Starting this year, I also plan on reading more academic papers, mostly around tech and policy. Recording my readings and (sometimes, observations + annotated copies on this newsletter).
What I Read This Week:
Where Are We in the Theory of Information? J. Hirshleifer in the American Economic Review. [Link]
Since this is behind a paywall, I won’t be sharing a PDF (or my notes on it).
What You Should Know:
When I read the title of the paper, I was hoping to find a buried framework that gives me a lens to look at the information age. Given that the document is from the 1970s, I did not have a lot of expectations. Happy to say that I was wrong.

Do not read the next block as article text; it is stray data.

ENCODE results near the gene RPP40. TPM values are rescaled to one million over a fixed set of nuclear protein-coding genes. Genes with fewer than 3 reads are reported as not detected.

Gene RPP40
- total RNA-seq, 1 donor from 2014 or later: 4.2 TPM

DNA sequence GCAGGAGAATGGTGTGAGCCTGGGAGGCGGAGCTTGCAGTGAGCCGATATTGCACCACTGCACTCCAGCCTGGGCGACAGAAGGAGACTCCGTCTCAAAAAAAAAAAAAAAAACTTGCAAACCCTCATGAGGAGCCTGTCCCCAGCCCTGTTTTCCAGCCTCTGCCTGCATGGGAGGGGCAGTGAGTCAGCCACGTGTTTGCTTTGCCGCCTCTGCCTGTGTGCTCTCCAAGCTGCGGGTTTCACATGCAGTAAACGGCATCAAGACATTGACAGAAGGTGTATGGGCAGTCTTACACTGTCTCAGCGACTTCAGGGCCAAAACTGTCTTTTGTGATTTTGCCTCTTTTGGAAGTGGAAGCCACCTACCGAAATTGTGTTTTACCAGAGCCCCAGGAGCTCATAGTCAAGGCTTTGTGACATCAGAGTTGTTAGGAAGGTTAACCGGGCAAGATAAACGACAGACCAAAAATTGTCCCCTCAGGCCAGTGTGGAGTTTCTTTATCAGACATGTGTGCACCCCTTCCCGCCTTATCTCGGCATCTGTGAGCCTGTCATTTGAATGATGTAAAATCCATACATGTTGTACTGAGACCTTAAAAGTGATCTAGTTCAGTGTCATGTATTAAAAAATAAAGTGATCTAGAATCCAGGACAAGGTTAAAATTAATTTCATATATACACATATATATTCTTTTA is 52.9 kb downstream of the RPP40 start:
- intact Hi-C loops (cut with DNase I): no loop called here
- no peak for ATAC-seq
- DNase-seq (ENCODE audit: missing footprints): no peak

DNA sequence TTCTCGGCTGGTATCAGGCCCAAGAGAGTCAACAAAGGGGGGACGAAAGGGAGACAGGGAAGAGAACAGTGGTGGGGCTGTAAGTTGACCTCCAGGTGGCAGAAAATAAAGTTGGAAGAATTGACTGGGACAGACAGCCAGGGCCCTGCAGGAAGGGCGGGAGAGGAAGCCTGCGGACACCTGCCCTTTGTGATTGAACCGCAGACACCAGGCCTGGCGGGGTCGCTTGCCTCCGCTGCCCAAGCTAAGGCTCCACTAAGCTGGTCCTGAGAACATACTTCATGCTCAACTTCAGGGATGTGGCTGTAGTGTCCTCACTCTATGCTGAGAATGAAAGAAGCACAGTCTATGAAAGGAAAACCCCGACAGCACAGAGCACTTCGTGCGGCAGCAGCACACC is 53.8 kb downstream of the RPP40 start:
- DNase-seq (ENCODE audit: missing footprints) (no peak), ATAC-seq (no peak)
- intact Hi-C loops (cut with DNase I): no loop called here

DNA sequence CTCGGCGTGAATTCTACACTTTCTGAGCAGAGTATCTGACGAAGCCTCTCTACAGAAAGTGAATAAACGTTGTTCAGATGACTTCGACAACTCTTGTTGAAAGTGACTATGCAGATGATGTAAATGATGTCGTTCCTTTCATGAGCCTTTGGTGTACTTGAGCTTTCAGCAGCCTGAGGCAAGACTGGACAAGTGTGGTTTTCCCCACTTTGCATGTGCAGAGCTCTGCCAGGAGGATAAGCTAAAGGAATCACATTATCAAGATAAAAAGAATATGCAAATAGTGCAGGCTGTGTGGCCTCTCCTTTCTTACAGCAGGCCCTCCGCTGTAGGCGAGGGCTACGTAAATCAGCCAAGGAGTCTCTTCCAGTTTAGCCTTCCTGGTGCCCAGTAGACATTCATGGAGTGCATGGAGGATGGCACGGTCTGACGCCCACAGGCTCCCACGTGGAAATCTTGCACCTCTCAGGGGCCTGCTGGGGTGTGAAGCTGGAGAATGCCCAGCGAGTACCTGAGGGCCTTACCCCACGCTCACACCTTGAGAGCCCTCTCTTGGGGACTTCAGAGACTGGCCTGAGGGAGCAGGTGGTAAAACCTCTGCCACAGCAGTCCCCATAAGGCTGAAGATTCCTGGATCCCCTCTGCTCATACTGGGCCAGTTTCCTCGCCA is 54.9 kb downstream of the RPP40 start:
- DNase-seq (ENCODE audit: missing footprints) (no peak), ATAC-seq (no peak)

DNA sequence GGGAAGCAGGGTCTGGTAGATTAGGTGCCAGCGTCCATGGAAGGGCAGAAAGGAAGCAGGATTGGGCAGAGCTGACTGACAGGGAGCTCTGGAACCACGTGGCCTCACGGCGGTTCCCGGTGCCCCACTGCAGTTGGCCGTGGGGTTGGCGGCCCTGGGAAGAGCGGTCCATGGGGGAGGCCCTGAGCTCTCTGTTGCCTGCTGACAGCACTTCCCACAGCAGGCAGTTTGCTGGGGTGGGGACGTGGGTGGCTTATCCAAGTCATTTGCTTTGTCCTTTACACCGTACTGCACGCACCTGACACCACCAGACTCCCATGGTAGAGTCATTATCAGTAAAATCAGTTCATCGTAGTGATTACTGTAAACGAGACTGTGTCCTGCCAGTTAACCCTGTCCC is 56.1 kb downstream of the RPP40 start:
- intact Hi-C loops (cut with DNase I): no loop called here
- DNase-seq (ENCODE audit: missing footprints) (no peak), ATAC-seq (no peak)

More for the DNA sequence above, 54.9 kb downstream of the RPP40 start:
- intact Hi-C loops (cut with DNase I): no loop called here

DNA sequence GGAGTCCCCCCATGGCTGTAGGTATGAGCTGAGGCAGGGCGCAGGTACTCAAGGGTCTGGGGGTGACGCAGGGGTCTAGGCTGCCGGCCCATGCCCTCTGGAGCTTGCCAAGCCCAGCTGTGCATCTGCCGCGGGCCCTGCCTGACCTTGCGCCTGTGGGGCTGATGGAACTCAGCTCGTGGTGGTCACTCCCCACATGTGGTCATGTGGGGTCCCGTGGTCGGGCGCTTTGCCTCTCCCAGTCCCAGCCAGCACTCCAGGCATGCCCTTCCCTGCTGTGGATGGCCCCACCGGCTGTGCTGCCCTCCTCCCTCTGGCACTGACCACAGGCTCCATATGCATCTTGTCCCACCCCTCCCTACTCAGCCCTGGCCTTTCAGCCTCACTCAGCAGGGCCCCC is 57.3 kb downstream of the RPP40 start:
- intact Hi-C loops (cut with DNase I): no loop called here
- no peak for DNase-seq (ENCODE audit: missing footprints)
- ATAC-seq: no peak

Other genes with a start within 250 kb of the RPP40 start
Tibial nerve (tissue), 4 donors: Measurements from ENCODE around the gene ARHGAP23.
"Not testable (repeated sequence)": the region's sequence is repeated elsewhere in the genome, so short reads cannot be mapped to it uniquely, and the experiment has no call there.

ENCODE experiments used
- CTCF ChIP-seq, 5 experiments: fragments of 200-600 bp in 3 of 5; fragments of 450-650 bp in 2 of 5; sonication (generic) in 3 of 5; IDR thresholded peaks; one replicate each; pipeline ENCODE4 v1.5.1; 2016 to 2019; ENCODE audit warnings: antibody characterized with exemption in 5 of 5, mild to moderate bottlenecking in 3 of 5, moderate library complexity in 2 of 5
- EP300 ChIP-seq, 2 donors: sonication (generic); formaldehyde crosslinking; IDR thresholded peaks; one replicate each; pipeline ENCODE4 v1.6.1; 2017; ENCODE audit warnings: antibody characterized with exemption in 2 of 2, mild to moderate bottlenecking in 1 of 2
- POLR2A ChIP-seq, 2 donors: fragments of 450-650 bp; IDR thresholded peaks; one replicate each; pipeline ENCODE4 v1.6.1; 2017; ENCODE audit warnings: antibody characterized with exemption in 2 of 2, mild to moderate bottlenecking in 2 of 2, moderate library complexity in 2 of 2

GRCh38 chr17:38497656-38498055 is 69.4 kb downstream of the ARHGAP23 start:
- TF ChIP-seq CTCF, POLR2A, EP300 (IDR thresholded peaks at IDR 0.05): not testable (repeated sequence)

Hirshleifer has an interesting definition of information.
Uncertainty is the dispersion of belief over possible states of the world. Information consists of events tending to change these probability distributions. In a sense, information is a negative measure of uncertainty.
Very mathematical, I know.
When it comes to information, there are basically two kinds of people, i.e. people who have information and people who want information.
In the 70s, circles that Hirshleifer used to frequent called them possessors and seekers of information. There are eight broad things possessors and seekers of information do (mentioned in the tables below). Also, information has five attributes that determine it’s quality.
Data Sufficiency and Shiny Graphs (from the source):
What I Have Been Reading:
Mark Your Calendars: